• 2 Do temperature, snowmelt and photoperiod show different effects on plant phenology in habitats with early and late snowmelt, respectively?
  • 3 Do the patterns of phenological responses differ between an average and an exceptionally warm year?

Materials and methods

Study site

The study was conducted on the north-western slope of the lateral moraine of the Schwarzenberger-Seespitze glacier (Stubaier Alpen, Tyrol, Austria; 11 °06′E, 47 °03′N) at an altitude between 2630 and 2680 m a. s. l. The area is characterized by a cold temperate, continental climate with about 0 and −5·5 °C average annual temperature and annual precipitation of 800–900 and 1600–1700 mm in 2000 and 3000 m a. s. l. respectively (Klimadaten von Österreich 1971–2000). Siliceous bedrock predominates in the surrounding mountains, hence the substrate of the moraine consists of unsorted, siliceous debris with a high proportion of small-sized gravel and no organic soil layer. Extending over a horizontal distance of less than 100 m, the site covers a continuous gradient from a basin-shaped depression with very high snow accumulation to an upper slope with an average snow cover.

Data collection

Fourteen data loggers (Stowaway Tidbit TBI32-20 + 50, Onset Corporation, Bourne, MA, USA, range −20 °C to +50 °C) were placed along a snowmelt gradient on the moraine slope. The loggers were buried 5 cm below the soil surface, the layer of the most compact rooting. This approach prevents direct sun insolation and disturbance from tourists or avalanches. From October 2001 to October 2003 measurements were taken at 60-minute intervals (i.e. 24 measurements per day and logger).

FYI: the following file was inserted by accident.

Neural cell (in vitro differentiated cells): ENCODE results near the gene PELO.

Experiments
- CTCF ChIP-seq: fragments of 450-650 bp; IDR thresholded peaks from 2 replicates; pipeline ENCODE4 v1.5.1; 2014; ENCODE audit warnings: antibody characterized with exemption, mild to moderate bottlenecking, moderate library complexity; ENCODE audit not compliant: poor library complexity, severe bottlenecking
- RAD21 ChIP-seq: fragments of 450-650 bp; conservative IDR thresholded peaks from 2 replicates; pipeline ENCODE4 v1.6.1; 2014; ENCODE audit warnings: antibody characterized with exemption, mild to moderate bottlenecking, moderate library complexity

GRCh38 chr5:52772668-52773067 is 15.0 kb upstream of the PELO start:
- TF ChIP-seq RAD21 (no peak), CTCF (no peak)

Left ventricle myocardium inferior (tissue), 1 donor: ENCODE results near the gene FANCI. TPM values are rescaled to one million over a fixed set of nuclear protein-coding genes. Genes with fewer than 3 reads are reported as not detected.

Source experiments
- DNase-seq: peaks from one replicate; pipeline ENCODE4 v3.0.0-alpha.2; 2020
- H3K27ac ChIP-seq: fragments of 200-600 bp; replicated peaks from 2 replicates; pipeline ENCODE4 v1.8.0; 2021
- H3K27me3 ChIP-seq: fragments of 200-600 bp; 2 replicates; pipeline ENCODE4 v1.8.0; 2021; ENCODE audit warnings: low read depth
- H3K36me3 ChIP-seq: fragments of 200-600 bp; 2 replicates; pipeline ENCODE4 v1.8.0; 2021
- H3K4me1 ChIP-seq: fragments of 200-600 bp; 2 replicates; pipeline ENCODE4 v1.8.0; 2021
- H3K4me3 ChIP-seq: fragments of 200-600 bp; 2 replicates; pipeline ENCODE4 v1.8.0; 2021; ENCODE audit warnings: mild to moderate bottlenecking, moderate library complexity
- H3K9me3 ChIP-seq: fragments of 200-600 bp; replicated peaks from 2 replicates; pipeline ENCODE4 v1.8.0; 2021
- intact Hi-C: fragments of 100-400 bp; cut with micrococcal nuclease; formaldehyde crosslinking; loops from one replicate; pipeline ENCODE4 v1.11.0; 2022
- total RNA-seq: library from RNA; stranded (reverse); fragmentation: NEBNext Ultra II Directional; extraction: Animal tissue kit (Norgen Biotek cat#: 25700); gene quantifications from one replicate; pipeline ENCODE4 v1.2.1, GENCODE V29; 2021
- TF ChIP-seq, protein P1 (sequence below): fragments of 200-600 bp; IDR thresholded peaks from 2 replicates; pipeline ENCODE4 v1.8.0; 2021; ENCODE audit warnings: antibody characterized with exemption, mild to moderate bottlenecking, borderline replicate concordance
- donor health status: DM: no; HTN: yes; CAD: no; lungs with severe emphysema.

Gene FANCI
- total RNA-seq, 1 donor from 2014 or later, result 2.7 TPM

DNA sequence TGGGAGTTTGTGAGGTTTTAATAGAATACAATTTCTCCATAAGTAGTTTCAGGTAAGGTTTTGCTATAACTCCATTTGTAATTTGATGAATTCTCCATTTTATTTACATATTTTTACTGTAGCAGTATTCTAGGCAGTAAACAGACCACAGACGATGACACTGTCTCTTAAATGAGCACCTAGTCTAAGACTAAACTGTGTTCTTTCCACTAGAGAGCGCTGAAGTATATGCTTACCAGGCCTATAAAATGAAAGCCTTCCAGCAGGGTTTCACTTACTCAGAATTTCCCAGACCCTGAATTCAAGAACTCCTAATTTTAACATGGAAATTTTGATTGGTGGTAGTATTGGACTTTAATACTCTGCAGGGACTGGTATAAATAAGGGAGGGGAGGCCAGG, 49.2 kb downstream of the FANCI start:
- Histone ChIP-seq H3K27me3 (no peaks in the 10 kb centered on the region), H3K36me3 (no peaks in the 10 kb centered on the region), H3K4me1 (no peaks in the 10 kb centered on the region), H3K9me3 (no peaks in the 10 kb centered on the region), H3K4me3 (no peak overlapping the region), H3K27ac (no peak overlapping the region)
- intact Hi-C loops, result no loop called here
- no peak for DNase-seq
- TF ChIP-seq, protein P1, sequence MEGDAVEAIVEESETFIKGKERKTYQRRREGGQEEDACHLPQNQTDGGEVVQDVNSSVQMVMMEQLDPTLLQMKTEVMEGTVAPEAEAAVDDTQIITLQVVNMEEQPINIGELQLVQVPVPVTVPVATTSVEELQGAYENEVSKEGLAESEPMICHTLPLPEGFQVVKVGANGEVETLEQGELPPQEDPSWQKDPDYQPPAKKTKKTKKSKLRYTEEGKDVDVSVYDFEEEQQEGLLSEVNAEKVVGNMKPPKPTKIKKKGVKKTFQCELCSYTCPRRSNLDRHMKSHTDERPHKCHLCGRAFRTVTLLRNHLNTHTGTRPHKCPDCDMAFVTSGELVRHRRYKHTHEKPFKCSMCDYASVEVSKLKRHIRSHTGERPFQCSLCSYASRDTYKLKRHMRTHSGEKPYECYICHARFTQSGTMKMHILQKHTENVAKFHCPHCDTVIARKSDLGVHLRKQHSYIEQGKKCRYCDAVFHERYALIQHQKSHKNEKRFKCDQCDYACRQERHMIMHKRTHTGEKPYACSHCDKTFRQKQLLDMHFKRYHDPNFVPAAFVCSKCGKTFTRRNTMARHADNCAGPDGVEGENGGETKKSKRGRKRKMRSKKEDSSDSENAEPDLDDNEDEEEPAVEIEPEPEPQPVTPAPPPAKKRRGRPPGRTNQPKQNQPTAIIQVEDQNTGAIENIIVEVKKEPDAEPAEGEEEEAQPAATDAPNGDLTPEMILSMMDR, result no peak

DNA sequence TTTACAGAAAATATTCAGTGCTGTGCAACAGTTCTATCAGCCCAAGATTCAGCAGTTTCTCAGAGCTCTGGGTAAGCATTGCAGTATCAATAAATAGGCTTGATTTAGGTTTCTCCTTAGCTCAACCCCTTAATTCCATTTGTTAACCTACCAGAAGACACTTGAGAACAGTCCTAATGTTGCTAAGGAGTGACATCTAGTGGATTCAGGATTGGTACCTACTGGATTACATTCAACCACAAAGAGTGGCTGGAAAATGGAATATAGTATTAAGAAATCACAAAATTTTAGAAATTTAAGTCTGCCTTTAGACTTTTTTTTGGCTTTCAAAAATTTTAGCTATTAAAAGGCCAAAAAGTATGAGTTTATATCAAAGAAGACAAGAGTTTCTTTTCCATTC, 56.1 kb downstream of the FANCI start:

Ten abundant species representative of high alpine habitats of the central Alps were selected for phenological observations (see Tab 1). Nomenclature and habitat affiliations follow Adler, Oswald & Fischer (1994). For each species, 90 adult individuals (86 for Saxifraga bryoides) in close proximity to the dataloggers (max. 2·5 m horizontal and 0·5 m altitudinal distance) were tagged for monitoring. Observations were made at c. 10-day intervals during the 2002 and 2003 growing seasons. This resulted in 9 sets of observations for 2002 and 10 sets for 2003. The growing season in 2002 was characterized by average temperatures (ZAMG 2002) while the summer in 2003 was exceptionally warm (ZAMG 2003). During each observation newly developed generative shoots were marked with coloured wool threads. Phenological phases of each shoot were recorded, except for Sedum alpestre for which we registered the phenological status of each flower. Phenological development of generative shoots within a year was classified in five to eight phases depending on the species. Easily distinguishable morphological traits were used to define these phases (Tab 2). For the 30 (i.e. 3·3%) individuals which died in the winter of 2002, we measured its nearest neighbour of the same species in the growing season of 2003.

Table 1.   Ecological requirements of study species. TS represents predictions of time-to-event models representing the thermal demands (mean ± standard deviation) of individuals – given as accumulated temperature sums above 1 °C – to reach flowering. Habitat requirements are extracted from Adler, Oswald & Fischer (1994)
  1. *Poa alpina has a twofold strategy of reproduction with flowering and pseudoviviparous individuals.

  2. †Some species of Gnaphalium and the related genus Antennaria are apomictic or are at least suspected to be apomicts. However, for this species no information is available.

Agrostis rupestris (Poaceae)SwardsAnemophilous11678 ± 437
Cardamine resedifolia (Brassicaceae)Snowbeds, moist rocks, open soilEntomophilous2328 ± 791
Gnaphalium supinum (Asteraceae)Snowbeds, moist swardsEntomophilous†6894 ± 289
Leucanthemopsis alpina (Asteraceae)Snowbeds, swards, screeEntomophilous6905 ± 649
Oxyria digyna (Polygonaceae)Swards, screeAnemophilous4432 ± 2344
Poa alpina (Poaceae)*Scree, nutrient rich swards and pasturesAnemophilous10427 ± 632
Poa laxa (Poaceae)Wind-exposed rocks, screeAnemophilous9111 ± 407